Volatiles in Molded Components

Volatiles in Molded Components

Manufacturers must have dependable methods in place to ensure the products supplied to customers and end-users are safe, durable, and high-performing products. Because of this obligation, it’s important that the materials and components meet health and safety standards.

For molded parts, such as those made with liquid silicone rubber, this means minimizing volatiles as much as possible during the manufacturing process.

This guide explains what volatiles are, how to reduce volatiles in molded components and benefits.

Table of Contents:

What Are Volatiles?

Volatiles are chemical elements or compounds that readily vaporize. In the context of molded components, such as Liquid Silicone Rubber (LSR) injection molding and other molding processes, volatiles are the toxins or impurities that sometimes appear in the molded parts.

Examples of volatiles might be flammable, low-molecular siloxanes and peroxide byproducts.

Volatiles are often the byproducts of the decomposition or depolymerization of the molded material. Vaporized monomers, residual solvents, degradation byproducts, dissolved air and moisture, and other contaminants and impurities can also cause volatilization. Plastic materials such as nylons, acrylics, and cellulosics are highly hydrophilic and therefore prone to water-related volatile formation.

What Methods Are Used to Reduce Volatiles in Molded Components?

Because volatiles in molded components can contribute to a wide array of issues, component manufacturers need dependable methods for minimizing their occurrence and mitigating their harmful effects.

Below are a few common methods used to minimize the volatiles in molded parts:

Post-Curing

One of the most common methods for reducing volatile concentration in molded parts is post-curing. The purpose of post-curing is to accelerate the elimination of volatiles from the molded parts.

While usually, volatiles creep out of molded parts gradually over time, post-curing drives the volatiles out of the component before the customer receives it. Which means customers are using parts that inherently contain fewer volatiles and will not deteriorate over time.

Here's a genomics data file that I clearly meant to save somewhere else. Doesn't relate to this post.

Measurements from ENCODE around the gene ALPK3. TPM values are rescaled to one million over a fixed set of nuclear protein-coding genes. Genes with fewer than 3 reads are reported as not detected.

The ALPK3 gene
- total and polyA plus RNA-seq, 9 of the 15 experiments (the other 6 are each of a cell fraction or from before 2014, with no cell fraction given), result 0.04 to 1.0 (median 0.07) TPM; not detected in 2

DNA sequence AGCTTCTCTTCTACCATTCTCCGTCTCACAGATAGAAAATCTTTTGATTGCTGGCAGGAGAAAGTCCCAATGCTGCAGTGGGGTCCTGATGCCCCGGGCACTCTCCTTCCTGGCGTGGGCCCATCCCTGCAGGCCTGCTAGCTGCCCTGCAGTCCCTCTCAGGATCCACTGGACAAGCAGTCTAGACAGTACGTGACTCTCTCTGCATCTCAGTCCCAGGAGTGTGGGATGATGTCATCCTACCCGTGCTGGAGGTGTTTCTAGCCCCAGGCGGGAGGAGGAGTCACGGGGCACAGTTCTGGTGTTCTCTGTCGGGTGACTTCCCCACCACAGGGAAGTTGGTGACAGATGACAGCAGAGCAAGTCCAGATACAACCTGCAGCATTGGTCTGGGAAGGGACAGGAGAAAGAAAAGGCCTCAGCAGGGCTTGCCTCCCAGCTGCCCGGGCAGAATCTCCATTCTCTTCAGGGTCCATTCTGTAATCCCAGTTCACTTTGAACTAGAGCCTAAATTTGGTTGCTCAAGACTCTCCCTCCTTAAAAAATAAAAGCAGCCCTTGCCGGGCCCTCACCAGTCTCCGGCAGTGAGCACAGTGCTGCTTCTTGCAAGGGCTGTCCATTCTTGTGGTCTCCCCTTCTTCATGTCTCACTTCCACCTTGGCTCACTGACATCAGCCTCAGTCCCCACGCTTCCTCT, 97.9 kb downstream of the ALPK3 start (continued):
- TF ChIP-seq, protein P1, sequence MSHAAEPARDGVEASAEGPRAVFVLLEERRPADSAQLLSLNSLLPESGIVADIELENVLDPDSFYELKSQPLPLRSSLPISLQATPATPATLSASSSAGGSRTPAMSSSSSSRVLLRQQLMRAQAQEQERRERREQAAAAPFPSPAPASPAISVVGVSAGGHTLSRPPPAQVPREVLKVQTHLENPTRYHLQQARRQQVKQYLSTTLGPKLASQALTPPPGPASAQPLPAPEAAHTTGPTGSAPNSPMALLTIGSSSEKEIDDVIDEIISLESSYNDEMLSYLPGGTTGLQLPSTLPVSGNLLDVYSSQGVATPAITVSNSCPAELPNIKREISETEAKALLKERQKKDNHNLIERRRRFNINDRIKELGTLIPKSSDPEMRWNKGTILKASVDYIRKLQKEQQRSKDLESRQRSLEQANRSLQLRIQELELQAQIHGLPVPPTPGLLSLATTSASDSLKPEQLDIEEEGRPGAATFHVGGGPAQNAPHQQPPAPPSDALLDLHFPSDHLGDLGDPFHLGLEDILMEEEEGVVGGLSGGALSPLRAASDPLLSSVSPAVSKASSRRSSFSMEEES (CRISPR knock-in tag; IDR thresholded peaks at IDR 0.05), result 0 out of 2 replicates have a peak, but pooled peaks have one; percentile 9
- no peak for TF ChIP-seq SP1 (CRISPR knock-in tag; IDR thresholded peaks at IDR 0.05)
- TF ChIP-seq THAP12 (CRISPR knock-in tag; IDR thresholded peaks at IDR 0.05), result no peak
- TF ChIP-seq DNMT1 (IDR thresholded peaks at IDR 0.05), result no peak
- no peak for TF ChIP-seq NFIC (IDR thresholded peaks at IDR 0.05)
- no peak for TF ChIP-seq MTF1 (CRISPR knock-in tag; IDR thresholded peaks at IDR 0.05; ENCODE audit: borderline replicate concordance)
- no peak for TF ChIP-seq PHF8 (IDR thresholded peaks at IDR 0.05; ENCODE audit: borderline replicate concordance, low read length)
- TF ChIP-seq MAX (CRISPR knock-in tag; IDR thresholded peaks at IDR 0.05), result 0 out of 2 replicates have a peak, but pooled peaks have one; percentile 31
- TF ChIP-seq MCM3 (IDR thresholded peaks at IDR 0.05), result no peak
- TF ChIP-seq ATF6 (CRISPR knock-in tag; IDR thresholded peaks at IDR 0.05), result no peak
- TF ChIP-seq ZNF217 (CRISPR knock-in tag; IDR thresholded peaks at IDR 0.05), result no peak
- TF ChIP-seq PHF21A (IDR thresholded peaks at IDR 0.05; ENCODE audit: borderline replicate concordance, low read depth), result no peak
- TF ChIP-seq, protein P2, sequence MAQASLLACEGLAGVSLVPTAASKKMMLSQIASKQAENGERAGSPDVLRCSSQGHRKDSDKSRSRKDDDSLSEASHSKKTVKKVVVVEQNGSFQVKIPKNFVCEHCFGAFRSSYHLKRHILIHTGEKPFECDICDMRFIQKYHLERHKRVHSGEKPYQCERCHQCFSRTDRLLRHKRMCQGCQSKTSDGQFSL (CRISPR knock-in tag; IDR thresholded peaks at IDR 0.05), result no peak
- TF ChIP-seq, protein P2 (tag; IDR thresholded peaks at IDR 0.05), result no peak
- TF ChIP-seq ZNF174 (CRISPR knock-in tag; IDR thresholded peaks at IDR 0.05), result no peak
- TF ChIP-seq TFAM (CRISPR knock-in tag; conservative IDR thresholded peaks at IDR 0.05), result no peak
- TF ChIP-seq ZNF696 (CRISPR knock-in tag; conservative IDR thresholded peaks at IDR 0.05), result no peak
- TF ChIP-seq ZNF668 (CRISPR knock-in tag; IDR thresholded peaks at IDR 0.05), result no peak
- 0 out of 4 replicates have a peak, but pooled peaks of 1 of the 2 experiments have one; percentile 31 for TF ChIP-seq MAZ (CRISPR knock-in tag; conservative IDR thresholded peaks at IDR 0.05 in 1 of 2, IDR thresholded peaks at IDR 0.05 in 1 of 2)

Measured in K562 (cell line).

How Does Post-Curing Eliminate Volatiles?

Volatiles in Molded Components

The post-curing process consists of heating the molded components at high temperatures for several hours. Post-curing generally occurs after the part has already cured for hours at room temperature.

The heat speeds up the normal curing process, reduces volatiles and can also help to maximize the finished parts’ physical properties. The high heat used in the post-curing process also helps to ensure dimensional stability, this is especially important for parts with tight tolerances, such as components used for medical devices,  food and beverage products, respiratory masks, and healthcare products where the amount of volatiles is limited and levels are closely monitored.

 

1. Inline Continuous Oven Curing

Automated inline post-curing using a continuous oven is a highly efficient method of post-curing for reducing or eliminating volatiles completely. Volatiles in Molded Components

The oven is located within the manufacturing cell. After each molding cycle, the molded parts are robotically removed from the molding machine and staged for transfer into the post-curing oven.

Once the parts have completed the post-curing process they are robotically removed. This in-line process streamlines the curing process, maximizes yield, and provides precise, consistent temperature control.

The use of an inline continuous oven for the post-curing process as a part of the production process helps you produce quality products with low volatile concentrations, without spending excessive time on post-curing.